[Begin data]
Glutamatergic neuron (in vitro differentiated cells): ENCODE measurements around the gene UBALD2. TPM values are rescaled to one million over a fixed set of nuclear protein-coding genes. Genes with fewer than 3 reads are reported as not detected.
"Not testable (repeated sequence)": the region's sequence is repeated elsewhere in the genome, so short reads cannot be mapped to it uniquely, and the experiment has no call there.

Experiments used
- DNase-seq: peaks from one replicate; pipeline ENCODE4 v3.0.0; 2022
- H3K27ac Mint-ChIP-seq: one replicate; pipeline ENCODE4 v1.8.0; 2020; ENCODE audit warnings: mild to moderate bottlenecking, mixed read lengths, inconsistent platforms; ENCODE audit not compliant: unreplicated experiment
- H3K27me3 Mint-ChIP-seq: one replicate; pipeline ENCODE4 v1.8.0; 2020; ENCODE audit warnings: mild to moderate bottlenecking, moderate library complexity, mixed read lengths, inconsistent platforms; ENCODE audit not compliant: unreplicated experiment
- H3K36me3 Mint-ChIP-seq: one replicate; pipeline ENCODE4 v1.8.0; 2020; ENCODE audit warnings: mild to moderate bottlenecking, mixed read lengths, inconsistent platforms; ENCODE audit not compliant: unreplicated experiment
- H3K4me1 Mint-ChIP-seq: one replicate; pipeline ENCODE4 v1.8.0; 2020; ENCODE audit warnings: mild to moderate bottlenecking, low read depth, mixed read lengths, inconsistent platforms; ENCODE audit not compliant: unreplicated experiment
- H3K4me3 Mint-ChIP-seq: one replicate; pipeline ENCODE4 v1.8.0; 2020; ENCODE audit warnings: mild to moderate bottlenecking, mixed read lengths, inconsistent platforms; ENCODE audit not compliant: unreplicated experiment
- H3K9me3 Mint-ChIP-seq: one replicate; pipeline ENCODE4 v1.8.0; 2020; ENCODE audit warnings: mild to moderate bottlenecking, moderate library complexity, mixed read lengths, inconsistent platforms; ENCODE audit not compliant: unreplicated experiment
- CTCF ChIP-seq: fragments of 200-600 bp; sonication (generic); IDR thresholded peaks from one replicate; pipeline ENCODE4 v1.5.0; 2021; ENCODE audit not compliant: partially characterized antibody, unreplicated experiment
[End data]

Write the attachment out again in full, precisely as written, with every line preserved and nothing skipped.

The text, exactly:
Glutamatergic neuron (in vitro differentiated cells): ENCODE measurements around the gene UBALD2. TPM values are rescaled to one million over a fixed set of nuclear protein-coding genes. Genes with fewer than 3 reads are reported as not detected.
"Not testable (repeated sequence)": the region's sequence is repeated elsewhere in the genome, so short reads cannot be mapped to it uniquely, and the experiment has no call there.

Experiments used
- DNase-seq: peaks from one replicate; pipeline ENCODE4 v3.0.0; 2022
- H3K27ac Mint-ChIP-seq: one replicate; pipeline ENCODE4 v1.8.0; 2020; ENCODE audit warnings: mild to moderate bottlenecking, mixed read lengths, inconsistent platforms; ENCODE audit not compliant: unreplicated experiment
- H3K27me3 Mint-ChIP-seq: one replicate; pipeline ENCODE4 v1.8.0; 2020; ENCODE audit warnings: mild to moderate bottlenecking, moderate library complexity, mixed read lengths, inconsistent platforms; ENCODE audit not compliant: unreplicated experiment
- H3K36me3 Mint-ChIP-seq: one replicate; pipeline ENCODE4 v1.8.0; 2020; ENCODE audit warnings: mild to moderate bottlenecking, mixed read lengths, inconsistent platforms; ENCODE audit not compliant: unreplicated experiment
- H3K4me1 Mint-ChIP-seq: one replicate; pipeline ENCODE4 v1.8.0; 2020; ENCODE audit warnings: mild to moderate bottlenecking, low read depth, mixed read lengths, inconsistent platforms; ENCODE audit not compliant: unreplicated experiment
- H3K4me3 Mint-ChIP-seq: one replicate; pipeline ENCODE4 v1.8.0; 2020; ENCODE audit warnings: mild to moderate bottlenecking, mixed read lengths, inconsistent platforms; ENCODE audit not compliant: unreplicated experiment
- H3K9me3 Mint-ChIP-seq: one replicate; pipeline ENCODE4 v1.8.0; 2020; ENCODE audit warnings: mild to moderate bottlenecking, moderate library complexity, mixed read lengths, inconsistent platforms; ENCODE audit not compliant: unreplicated experiment
- CTCF ChIP-seq: fragments of 200-600 bp; sonication (generic); IDR thresholded peaks from one replicate; pipeline ENCODE4 v1.5.0; 2021; ENCODE audit not compliant: partially characterized antibody, unreplicated experiment